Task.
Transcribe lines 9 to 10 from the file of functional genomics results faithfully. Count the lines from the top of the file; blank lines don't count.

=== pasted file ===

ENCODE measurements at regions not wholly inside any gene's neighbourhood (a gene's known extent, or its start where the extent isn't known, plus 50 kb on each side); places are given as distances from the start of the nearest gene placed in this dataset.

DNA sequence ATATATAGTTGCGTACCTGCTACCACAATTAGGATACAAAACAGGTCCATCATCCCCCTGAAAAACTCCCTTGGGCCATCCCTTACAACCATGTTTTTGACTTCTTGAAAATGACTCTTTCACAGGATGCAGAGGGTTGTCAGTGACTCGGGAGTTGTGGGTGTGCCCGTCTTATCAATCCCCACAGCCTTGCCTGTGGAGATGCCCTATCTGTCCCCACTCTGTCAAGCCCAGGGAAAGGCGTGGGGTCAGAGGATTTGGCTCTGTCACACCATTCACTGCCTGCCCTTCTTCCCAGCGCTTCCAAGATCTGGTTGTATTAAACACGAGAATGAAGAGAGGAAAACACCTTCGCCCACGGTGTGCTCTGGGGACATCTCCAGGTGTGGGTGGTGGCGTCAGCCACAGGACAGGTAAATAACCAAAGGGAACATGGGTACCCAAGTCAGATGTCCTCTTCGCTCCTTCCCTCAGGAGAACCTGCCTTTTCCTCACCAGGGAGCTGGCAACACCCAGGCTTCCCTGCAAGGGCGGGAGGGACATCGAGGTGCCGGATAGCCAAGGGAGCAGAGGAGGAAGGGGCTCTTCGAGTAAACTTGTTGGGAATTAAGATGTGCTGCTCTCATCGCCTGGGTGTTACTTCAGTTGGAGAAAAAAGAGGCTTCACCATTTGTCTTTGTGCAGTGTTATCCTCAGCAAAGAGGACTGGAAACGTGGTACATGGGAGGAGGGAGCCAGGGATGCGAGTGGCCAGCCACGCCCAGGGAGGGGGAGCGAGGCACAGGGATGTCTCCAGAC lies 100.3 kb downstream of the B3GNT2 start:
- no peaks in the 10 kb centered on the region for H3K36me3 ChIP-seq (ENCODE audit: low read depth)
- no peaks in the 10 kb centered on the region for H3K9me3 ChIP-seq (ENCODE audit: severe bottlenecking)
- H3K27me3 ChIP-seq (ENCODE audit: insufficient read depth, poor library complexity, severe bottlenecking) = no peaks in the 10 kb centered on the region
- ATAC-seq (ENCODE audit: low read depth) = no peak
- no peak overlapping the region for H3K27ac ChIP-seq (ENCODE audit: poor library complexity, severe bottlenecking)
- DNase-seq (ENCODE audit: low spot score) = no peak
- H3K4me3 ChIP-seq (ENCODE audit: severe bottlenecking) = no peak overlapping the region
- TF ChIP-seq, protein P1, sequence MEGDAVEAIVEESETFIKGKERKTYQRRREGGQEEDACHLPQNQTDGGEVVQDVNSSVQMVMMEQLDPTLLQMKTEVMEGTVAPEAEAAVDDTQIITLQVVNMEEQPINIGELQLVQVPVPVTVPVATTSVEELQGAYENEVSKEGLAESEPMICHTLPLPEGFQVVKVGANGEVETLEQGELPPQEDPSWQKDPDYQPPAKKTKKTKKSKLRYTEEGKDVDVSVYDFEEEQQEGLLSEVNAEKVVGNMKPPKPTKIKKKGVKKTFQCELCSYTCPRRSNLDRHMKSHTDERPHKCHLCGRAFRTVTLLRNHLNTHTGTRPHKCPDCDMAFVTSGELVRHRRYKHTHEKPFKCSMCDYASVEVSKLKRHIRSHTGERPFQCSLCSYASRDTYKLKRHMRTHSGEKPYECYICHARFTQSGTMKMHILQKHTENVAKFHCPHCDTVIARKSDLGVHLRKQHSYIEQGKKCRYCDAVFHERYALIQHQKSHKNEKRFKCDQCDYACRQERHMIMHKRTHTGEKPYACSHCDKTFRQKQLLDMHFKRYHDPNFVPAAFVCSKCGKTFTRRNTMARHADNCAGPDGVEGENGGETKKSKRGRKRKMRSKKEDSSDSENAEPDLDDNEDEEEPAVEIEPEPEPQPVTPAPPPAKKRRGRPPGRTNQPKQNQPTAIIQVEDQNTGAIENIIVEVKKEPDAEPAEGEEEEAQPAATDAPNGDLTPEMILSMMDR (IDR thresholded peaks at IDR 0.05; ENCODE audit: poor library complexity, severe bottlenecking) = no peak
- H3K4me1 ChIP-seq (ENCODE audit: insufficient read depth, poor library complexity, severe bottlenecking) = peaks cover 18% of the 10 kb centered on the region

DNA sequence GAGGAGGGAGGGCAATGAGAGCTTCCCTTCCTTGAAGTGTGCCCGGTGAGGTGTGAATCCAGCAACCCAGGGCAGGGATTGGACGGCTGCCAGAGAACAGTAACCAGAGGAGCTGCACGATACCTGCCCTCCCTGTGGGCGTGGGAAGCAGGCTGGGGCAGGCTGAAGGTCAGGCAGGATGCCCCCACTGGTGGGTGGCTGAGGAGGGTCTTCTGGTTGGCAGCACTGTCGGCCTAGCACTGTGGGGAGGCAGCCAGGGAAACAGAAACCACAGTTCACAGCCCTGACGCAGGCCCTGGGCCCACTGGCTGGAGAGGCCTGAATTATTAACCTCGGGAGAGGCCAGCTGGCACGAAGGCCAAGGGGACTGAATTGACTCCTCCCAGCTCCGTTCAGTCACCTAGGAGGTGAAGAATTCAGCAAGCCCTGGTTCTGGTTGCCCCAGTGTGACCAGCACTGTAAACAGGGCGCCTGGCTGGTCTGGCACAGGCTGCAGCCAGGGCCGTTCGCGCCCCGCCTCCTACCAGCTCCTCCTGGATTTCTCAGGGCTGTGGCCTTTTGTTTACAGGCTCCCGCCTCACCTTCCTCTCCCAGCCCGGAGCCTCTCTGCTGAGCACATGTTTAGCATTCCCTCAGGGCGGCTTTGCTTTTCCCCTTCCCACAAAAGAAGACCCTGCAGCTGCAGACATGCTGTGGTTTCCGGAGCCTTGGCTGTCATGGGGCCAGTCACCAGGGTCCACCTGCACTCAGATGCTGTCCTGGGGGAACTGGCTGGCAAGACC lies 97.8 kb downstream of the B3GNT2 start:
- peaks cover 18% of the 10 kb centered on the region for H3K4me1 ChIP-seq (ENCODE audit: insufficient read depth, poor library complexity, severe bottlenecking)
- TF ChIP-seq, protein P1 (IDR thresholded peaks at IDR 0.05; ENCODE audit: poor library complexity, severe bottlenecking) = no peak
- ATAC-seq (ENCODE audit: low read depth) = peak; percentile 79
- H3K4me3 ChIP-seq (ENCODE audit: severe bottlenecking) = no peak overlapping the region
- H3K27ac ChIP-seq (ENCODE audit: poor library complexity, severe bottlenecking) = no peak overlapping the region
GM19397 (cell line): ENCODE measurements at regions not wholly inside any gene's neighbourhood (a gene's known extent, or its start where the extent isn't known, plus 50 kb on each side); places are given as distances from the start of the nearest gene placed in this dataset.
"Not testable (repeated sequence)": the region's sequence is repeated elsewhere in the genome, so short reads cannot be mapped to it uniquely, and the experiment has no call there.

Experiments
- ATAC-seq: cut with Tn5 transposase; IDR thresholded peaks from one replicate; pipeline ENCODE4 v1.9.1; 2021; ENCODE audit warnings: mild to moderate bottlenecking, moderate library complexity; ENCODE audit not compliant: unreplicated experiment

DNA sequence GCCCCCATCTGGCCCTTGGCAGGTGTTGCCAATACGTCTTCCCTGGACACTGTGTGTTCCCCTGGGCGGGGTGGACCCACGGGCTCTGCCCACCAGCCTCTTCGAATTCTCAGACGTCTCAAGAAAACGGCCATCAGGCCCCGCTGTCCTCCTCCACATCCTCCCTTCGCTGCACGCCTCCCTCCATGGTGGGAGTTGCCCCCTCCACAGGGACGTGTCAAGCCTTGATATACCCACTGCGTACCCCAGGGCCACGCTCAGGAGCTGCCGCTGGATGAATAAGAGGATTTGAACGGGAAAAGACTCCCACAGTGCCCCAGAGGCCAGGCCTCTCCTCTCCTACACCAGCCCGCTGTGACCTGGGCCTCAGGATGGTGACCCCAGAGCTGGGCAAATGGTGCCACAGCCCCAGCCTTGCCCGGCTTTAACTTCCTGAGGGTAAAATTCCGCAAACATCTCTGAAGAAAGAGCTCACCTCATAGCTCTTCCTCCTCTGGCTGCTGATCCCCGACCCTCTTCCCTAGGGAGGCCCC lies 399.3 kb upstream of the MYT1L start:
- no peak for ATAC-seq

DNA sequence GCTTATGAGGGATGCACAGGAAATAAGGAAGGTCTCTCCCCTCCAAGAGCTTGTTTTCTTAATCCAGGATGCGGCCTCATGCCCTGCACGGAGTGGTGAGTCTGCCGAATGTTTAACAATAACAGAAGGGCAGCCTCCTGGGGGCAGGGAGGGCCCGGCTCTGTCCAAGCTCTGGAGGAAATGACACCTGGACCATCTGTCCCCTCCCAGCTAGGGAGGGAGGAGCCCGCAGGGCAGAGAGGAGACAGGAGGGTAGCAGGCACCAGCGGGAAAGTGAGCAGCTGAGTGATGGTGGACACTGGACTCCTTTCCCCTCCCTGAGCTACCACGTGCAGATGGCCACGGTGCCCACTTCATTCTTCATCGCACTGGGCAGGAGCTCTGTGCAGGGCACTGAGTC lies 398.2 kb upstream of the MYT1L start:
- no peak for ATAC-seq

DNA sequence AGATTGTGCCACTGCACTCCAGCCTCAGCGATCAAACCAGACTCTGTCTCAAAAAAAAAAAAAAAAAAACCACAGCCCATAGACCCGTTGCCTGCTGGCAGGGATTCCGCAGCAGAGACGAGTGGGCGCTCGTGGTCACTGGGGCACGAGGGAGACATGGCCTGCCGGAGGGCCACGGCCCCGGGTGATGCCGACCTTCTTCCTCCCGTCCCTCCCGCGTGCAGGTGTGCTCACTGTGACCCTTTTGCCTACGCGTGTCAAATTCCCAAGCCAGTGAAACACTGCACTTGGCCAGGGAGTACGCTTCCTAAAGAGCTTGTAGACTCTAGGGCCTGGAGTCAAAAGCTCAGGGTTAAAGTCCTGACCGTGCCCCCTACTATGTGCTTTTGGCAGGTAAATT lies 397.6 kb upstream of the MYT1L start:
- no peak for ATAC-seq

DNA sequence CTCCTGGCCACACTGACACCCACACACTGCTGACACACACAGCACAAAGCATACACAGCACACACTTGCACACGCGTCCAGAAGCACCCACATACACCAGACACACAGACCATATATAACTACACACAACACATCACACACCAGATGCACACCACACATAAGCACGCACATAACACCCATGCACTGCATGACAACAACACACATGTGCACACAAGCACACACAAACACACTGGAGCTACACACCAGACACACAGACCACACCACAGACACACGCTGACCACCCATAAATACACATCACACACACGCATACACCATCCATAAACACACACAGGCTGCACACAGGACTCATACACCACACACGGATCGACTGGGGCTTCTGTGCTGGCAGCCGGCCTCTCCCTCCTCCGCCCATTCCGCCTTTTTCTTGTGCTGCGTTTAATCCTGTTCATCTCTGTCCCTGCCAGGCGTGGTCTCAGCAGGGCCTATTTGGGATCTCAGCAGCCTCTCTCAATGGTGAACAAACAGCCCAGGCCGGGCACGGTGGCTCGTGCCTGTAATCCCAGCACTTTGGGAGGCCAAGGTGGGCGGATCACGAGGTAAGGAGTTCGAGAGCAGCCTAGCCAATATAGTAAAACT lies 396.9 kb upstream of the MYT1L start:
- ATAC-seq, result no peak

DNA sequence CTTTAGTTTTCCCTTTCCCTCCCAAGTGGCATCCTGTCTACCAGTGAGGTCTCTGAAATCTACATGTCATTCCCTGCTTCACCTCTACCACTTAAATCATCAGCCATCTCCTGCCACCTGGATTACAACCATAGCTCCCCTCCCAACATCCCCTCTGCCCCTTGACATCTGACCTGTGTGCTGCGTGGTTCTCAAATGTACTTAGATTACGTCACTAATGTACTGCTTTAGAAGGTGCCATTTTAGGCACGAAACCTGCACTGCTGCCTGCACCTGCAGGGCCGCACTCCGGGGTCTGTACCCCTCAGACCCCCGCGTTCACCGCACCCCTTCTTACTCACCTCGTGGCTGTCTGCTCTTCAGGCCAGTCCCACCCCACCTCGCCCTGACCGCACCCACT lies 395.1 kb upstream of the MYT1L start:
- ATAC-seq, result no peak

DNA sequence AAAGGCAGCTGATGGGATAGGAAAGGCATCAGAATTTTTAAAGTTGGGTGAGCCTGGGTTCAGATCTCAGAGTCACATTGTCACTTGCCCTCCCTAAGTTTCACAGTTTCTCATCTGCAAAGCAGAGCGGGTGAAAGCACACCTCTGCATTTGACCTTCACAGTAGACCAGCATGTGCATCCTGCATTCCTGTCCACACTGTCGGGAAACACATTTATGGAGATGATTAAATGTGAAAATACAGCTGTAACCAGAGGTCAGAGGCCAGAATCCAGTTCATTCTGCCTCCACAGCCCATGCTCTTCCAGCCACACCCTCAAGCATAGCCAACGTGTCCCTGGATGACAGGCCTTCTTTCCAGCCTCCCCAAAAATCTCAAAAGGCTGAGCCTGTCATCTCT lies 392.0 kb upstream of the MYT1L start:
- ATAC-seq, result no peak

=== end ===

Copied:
- H3K4me3 ChIP-seq (ENCODE audit: severe bottlenecking) = no peak overlapping the region
- TF ChIP-seq, protein P1, sequence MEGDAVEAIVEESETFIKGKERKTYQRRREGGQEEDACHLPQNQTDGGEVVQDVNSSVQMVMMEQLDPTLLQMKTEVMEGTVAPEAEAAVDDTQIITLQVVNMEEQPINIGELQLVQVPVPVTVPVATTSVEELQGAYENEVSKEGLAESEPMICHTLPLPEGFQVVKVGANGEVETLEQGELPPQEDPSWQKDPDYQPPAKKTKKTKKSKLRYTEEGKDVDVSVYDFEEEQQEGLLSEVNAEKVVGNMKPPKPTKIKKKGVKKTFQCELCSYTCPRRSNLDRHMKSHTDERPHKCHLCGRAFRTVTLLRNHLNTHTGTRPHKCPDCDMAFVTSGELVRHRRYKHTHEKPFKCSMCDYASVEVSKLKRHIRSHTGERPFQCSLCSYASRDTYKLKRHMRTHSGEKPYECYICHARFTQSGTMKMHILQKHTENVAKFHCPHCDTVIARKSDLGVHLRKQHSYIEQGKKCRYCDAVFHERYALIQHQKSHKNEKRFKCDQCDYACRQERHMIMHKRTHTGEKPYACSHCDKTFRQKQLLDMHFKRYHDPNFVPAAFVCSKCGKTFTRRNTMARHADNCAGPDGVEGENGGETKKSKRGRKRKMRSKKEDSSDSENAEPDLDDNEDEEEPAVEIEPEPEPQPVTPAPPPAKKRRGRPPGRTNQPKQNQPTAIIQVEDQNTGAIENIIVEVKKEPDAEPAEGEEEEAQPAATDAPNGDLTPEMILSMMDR (IDR thresholded peaks at IDR 0.05; ENCODE audit: poor library complexity, severe bottlenecking) = no peak